28 May 2019
There was in an interesting article in the Sunday Times last week that suggests UBER’s business model leads to a multi-million VAT loss to the Treasury annually. This reflects a long-running issue in respect of taxation and UBER.
How is this achieved?
UBER argues it is a digital platform, not a taxi company. For these purposes, it is based in the Netherlands and so outside the UK for VAT purposes.
- UBER does not charge Dutch VAT to their customers (the taxi drivers) as the services are received in the UK so the supply is outside the scope of Dutch VAT;
- As the taxi drivers are based in the UK and receive the services for their business purposes they have the obligation to account for VAT. However, even with the value of these received supplies taken into account, most are below the VAT registration threshold.
The consequence of this is no VAT is due in either the Netherlands or the UK.
What is the consequence of this?
It will cause a distortion of competition with other taxi companies including black cabs as they will be obliged to account for VAT whereas UBER avoid this charge. It also means activities that were intended to be taxed are not.
It can cause issues for unsuspecting taxi drivers who may not realise that the services they received from UBER count towards their VAT registration threshold. This can trip them into VAT registration and require them to account for VAT of 20% of their earnings.
Is this the right analysis?
The key issue is what is UBER supplying? If it is really a digital service merely introducing drivers to passengers then the treatment is correct.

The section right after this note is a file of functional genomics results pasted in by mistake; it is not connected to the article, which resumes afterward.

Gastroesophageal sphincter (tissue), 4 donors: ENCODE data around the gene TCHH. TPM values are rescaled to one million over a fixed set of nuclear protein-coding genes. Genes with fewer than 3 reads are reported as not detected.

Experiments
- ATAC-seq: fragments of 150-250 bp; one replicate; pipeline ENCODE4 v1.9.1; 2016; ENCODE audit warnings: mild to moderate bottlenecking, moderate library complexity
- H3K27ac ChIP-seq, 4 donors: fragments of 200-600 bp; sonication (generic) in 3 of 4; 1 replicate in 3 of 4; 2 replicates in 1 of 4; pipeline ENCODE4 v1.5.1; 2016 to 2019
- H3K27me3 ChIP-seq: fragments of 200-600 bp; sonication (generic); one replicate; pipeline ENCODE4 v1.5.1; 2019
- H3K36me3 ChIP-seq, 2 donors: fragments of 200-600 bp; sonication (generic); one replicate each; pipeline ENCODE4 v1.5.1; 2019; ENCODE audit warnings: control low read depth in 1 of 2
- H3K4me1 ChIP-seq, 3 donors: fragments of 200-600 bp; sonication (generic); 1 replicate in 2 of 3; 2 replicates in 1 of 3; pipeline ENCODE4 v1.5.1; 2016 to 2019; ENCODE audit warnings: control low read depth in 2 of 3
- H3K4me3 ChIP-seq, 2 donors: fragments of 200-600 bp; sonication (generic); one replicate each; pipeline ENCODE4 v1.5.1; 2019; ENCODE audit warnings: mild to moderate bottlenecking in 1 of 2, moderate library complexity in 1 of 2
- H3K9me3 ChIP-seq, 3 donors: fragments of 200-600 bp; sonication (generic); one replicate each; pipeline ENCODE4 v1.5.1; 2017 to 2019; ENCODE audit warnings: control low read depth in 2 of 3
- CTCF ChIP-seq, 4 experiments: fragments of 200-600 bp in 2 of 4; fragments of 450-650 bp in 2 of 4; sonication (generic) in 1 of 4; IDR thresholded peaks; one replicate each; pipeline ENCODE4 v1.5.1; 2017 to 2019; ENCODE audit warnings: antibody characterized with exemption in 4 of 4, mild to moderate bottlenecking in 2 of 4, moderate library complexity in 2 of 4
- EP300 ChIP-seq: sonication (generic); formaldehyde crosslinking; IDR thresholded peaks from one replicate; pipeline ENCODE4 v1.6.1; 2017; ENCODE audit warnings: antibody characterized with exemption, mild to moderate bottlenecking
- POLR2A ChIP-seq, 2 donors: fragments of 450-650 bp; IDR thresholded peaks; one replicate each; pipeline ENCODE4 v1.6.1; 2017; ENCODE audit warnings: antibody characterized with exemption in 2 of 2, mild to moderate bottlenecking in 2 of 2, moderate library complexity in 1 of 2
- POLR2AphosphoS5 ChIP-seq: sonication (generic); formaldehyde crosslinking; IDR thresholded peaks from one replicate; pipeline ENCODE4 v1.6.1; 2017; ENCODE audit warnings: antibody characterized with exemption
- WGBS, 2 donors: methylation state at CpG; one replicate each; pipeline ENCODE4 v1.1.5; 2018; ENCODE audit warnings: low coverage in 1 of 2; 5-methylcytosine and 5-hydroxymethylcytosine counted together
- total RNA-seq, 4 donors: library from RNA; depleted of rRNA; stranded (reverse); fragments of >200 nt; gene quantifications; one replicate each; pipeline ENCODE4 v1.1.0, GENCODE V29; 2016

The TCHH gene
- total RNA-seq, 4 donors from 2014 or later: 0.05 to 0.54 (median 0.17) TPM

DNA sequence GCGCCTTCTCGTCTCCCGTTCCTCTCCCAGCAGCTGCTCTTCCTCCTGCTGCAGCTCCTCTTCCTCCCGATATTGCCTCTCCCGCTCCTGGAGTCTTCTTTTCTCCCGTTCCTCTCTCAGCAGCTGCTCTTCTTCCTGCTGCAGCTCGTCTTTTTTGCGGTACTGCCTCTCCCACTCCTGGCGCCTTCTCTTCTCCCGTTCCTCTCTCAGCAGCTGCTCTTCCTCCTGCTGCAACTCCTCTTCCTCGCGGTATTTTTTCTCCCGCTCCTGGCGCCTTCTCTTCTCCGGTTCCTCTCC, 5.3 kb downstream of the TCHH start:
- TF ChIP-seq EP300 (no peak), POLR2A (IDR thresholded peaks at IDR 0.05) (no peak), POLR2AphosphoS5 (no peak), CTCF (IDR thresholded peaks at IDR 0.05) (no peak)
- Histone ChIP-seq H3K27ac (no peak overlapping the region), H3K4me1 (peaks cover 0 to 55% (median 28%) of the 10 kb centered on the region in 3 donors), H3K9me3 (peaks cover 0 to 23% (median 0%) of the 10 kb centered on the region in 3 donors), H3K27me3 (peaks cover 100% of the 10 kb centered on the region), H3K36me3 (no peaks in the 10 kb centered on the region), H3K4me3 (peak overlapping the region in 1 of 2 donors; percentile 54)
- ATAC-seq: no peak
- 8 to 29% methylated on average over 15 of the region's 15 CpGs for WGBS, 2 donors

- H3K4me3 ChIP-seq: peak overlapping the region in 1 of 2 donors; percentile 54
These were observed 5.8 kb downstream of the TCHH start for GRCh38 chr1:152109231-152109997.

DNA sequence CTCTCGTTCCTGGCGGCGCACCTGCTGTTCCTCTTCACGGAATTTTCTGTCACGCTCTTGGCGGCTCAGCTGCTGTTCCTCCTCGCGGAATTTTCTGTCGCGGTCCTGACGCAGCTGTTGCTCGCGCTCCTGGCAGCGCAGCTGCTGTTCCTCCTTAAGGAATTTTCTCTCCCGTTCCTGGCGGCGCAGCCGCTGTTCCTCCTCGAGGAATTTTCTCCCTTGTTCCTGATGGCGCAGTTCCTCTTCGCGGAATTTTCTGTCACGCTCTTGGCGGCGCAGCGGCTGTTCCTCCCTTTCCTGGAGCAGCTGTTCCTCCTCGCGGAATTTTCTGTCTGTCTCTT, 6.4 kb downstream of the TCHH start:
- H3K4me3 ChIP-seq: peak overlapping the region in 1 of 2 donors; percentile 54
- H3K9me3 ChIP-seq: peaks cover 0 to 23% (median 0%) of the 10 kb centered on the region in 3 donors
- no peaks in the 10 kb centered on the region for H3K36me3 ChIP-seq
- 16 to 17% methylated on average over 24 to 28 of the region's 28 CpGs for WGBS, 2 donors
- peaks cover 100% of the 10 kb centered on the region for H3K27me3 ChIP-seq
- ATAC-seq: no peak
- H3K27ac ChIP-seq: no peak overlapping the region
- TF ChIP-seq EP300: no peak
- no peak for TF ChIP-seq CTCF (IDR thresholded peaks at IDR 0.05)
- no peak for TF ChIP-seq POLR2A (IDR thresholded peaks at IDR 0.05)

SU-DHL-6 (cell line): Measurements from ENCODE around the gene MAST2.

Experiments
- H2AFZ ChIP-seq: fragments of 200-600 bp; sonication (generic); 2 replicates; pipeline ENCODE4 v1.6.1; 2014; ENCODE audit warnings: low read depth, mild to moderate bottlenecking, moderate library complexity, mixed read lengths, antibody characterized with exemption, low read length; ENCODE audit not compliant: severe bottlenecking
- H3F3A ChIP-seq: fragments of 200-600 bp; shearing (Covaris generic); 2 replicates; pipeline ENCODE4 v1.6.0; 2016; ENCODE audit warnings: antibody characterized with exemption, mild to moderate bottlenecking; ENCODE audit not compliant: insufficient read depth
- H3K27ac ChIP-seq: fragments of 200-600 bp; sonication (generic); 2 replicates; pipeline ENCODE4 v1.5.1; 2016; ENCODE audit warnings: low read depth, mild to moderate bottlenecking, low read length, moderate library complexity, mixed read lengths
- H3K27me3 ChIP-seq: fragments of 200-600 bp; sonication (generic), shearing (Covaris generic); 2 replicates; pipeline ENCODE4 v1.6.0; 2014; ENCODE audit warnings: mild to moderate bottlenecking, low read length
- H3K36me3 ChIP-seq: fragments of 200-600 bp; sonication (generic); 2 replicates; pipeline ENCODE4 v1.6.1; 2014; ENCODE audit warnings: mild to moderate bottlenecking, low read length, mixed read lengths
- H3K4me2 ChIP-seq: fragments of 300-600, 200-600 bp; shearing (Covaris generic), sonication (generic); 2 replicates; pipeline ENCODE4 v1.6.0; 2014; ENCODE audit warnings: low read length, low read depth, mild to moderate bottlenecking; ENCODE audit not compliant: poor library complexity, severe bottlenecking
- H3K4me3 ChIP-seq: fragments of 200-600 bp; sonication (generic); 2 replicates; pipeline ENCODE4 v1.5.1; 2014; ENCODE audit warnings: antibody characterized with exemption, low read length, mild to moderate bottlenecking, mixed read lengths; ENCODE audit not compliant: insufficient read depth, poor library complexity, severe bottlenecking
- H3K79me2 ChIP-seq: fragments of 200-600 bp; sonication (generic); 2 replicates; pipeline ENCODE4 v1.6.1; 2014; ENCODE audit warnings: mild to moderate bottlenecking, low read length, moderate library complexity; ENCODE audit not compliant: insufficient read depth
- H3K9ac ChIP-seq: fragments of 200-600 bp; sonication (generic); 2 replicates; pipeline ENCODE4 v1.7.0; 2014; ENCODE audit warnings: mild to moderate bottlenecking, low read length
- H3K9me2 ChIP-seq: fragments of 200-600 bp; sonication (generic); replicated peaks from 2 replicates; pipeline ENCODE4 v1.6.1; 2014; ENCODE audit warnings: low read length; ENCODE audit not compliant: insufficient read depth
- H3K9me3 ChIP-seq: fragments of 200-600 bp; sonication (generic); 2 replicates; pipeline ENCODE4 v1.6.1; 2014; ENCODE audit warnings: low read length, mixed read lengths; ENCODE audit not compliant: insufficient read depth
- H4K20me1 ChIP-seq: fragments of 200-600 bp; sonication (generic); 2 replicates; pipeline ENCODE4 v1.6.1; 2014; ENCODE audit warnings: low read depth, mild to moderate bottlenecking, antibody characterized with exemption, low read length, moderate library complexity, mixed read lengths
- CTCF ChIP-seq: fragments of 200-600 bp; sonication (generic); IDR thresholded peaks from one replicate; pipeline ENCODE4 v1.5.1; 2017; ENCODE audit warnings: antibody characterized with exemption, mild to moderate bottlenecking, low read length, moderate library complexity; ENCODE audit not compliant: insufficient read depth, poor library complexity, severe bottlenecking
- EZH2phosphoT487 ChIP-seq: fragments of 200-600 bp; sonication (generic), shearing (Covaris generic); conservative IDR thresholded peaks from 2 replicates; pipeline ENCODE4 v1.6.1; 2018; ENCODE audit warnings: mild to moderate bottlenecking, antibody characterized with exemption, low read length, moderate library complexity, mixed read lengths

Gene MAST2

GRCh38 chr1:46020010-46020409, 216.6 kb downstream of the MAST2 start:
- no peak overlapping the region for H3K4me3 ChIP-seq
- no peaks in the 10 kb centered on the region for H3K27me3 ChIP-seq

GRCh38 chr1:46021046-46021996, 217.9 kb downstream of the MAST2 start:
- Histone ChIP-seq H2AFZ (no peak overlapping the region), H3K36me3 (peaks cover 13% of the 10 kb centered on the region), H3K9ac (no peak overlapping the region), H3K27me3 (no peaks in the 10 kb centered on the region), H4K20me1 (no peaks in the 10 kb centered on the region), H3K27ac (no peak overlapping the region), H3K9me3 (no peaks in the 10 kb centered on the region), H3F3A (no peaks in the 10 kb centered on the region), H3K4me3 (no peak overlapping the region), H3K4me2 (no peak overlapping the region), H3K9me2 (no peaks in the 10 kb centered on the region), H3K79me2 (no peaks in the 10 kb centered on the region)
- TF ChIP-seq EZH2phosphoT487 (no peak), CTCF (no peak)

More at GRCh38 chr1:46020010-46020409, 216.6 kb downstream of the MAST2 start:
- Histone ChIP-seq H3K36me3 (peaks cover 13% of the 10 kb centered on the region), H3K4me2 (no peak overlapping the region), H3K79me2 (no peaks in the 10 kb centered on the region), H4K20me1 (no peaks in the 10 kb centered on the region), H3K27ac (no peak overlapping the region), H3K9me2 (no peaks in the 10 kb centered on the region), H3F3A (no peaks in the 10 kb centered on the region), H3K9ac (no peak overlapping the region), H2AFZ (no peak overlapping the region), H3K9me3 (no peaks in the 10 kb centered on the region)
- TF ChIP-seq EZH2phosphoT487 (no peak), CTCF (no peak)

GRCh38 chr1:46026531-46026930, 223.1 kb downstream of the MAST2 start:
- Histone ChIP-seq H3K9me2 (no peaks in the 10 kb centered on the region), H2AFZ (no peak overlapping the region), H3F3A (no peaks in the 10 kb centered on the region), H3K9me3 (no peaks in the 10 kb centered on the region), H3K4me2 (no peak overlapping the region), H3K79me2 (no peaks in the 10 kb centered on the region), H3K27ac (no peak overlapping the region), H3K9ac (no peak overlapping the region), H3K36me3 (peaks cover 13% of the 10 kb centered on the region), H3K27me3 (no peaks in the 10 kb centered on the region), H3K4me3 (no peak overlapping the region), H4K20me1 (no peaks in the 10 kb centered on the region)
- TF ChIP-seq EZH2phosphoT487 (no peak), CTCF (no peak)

However, the European Court of Justice has considered the activities of UBER from a regulatory perspective following a challenge by Spanish taxi drivers. The Court concluded that UBER was providing transportation services and subject to regulation. This is a powerful and compelling analysis that provides the authorities with a basis to challenge the VAT treatment applied and correct the VAT treatment.
Further, if we consider the relationship between UBER and the driver, there is an interesting parallel to the gig economy cases. Does this support the case that the driver is, in reality, an employee of UBER?
There is a big prize in respect of the VAT that could be collected – millions per annum. There is wide support, if not demand, for action against avoidance schemes. However, it seems unlikely UBER would have implemented the model without seeking a clearance from HMRC which would prevent any retrospective tax collection.
Given HMRC’s aggressive stance in other areas of perceived avoidance (for example personal service companies cases against BBC presenters – which would bankrupt the individual, involving retrospective action where facts were clearly known and accepted at the time) it seems odd they are passive on this occasion given the distortion of competition and tax loss.
If UBER wanted to be tax compliant and work within the spirit of the legislation, it could provide the services from the UK which would ensure UK VAT was accounted for. However, their position is not unlawful.
Under the current model, and the perceived lack of action by HMRC, this could oblige others to follow the ‘UBER’ model to maintain competitiveness – which will increase losses for the Treasury. Even if HMRC consider it cannot win the case on merit, you would expect the introduction of an anti-avoidance measure to ensure taxation and ensure fair competition with those who cannot afford to adopt the ‘UBER’ model.